1 hour 44 minutes

Video Transcription

Hey, everyone, welcome back to the course. So in the last video, we talked about various types of social engineering attacks, so we talked about things like fishing. We also talked about more targeted tax like spearfishing as well as willing. And we also mentioned smashing and fishing as some other attacks, along with things like hoax ing.
In this video, we're gonna talk through different ways. We can help protect against social engineering attacks. So we'll specifically focus on both behavioral types of things we can do as well as technical controls because humans are always gonna be the weakest link. So if we can change behaviors, that's really gonna help going
against protecting against social engineering attacks.
So as I mentioned, we talk about behavior and technical controls.
One thing to keep in mind for behavioral controls. Basically tell people like if you didn't request it, don't click on it.
I'll share an example real quick. As I pulled these other things here,
I worked for a health care organization and
one of the things I found working security was that ah, lot of times the clinician. So the nurses, the doctors, etcetera, they didn't want to do anything that I told him to do, right? So I'd say, Well, you shouldn't do this. You shouldn't do that related to security. And they totally ignored me.
Now I have a background as a nurse myself. And so one day, I sat down to say, Okay, well, look, they're not changing their behavior.
What can I do?
And so I said, Well, what would I care about? Right. So I put myself in their shoes. I said, what would I care about as a nurse?
Hearing all this from some technical person is I just don't as a nurse, I didn't care about
all this stuff. I didn't care about social engineering. Don't want to hear about phishing attacks. I just want to care for my patients.
And so I had to think through, like, what do they actually care about?
I remember some. The challenges I had as a nurse were things like, Hey, I can't take my lunch break right. If I don't get my charting done or I can't get home. You know I can't leave on time because I have all this charting to do or I can't look up what my patients like last blood pressure was when I worked in cardiology. If I can actually secure right
And so when I thought through like that, I was able to position
what I was telling people to do a lot better. And what happened with that is number one. The nursing staff was much more receptive. And number two, they change your behavior, right? We focused on the behavioral controls first, and I related it to what they actually cared about right? And the impact that would it would have on their normal day.
Now the other benefit of that which some people may say it's not a benefit. But the other benefit of doing that was when a new CEO came on board and sent on a survey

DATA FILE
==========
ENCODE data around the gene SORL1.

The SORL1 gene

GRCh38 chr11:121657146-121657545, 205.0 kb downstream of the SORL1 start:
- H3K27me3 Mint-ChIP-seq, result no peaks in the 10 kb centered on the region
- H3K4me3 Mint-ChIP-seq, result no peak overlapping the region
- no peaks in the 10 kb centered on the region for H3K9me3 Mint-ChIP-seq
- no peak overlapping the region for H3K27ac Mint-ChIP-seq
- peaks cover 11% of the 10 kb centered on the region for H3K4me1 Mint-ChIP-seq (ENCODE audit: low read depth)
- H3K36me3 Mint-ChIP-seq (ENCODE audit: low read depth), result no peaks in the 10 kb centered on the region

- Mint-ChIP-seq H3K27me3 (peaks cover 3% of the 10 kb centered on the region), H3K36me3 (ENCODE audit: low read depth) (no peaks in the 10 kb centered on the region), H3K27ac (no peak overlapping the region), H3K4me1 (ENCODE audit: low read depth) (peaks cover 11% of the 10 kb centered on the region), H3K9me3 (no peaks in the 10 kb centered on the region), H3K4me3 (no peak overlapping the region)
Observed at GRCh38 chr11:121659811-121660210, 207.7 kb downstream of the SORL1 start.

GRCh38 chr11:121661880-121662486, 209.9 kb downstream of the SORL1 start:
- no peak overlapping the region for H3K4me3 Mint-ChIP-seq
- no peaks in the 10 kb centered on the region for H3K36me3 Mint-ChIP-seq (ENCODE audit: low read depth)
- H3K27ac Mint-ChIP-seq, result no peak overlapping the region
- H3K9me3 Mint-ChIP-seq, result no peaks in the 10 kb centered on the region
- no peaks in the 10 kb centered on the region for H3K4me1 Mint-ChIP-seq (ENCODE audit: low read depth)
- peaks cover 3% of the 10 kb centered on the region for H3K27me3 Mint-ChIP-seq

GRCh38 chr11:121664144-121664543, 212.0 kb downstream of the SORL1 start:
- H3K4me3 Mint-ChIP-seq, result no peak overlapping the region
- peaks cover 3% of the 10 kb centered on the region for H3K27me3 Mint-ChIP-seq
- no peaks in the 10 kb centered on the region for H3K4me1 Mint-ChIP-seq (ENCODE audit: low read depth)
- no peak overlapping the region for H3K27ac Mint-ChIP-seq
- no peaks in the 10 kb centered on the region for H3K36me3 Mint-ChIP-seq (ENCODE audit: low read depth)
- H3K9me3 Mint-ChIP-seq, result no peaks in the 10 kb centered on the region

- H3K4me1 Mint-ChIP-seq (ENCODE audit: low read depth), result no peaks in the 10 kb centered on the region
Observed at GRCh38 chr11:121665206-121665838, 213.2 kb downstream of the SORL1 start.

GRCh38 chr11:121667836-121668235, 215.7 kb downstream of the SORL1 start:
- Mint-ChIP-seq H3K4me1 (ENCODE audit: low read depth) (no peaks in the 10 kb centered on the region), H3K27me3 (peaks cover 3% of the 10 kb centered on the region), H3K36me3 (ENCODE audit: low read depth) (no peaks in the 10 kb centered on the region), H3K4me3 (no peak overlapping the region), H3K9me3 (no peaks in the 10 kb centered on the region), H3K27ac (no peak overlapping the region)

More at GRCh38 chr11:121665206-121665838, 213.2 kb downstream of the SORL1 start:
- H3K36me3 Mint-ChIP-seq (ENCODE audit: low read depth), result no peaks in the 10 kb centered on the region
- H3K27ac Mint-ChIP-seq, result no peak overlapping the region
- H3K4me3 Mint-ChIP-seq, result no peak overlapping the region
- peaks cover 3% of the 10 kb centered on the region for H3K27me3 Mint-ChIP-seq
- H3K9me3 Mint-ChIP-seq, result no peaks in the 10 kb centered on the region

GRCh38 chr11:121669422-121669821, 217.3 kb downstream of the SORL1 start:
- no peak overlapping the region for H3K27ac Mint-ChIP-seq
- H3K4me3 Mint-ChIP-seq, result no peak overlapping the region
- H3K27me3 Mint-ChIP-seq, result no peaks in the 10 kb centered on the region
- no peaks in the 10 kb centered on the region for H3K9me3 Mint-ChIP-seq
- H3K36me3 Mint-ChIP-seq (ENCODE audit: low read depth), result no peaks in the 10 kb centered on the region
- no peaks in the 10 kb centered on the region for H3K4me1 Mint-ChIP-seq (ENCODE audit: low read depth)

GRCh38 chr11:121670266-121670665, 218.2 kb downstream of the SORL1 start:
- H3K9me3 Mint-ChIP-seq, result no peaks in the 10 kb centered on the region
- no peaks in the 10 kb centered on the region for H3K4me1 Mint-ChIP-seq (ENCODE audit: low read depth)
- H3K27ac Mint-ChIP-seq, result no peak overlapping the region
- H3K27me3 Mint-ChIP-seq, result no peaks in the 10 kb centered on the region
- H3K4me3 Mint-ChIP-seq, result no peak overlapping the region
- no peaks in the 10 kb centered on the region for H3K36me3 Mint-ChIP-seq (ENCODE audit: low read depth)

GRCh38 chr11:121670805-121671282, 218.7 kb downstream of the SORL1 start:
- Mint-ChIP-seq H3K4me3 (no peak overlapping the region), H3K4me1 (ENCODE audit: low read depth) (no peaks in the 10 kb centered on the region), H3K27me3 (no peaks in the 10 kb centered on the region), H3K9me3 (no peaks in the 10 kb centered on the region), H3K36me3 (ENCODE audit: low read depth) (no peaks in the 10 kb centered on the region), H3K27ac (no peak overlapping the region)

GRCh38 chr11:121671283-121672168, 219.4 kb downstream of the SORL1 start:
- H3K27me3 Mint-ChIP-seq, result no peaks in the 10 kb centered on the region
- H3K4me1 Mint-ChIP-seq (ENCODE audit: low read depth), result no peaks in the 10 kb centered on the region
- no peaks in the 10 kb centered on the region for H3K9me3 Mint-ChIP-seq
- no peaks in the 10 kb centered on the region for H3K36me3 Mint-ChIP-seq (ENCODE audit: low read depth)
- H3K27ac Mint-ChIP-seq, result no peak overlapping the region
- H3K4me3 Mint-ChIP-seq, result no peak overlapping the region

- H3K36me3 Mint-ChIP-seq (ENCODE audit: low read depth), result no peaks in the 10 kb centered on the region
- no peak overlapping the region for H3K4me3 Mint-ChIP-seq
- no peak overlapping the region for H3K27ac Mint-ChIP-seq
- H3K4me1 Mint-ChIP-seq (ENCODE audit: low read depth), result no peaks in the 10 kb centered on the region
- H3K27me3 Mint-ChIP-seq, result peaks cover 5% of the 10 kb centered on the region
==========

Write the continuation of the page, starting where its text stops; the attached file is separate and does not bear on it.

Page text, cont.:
just saying, Hey, what can we improve in the company? Every single one of those nurses And I'm talking like 350 nurses. Every single one of them sent me an email and started calling me on the phone, saying, Oh my goodness, is this an evil hacker, right? Is this a hacker they trying to get us? Oh, no, that's a hacker that was getting me and
one side of that's like, Oh, goodness, I've got a lot more work right after answer all these emails and stuff. But
that was a really proud moment because I found a way to actually get through to them so much so that they had to change your behavior and that behavior had changed so much that even when it was a legitimate email going out, they were so suspicious of it, right? So that's what we have to do. So when we talk about behavior controls, I mentioned some things here. But really,
you have to focus on the end user.
And what are you able to do to relate that to what they care about? Now, if you're focused as a pen tester, think about what that individual might be doing on a day to day basis.
And as you think through that, think about
how can I get past them validating a link, for example, right? Or how can I get past them actually going to the rial website versus click on my link? So it really helps you on both sides of the fence, both the defensive side where you understand the impact of what this is what this is doing
to that end individuals day today, as well as on the pen tester side of saying Okay, well,
if there if their ultimate goal is to do this
and I want to get past them doing these security checks like, how could I manipulate them psychologically? Right, So that's what we're talking about with social engineering is all all of one big psychological game.
So let's talk about link validation that's basically use a meal, a link in an email. I throw it into something like virus total dot com or any number of you know sites and basically check to see if it flags for any male where any indication of malware, right? The other thing with Link validation is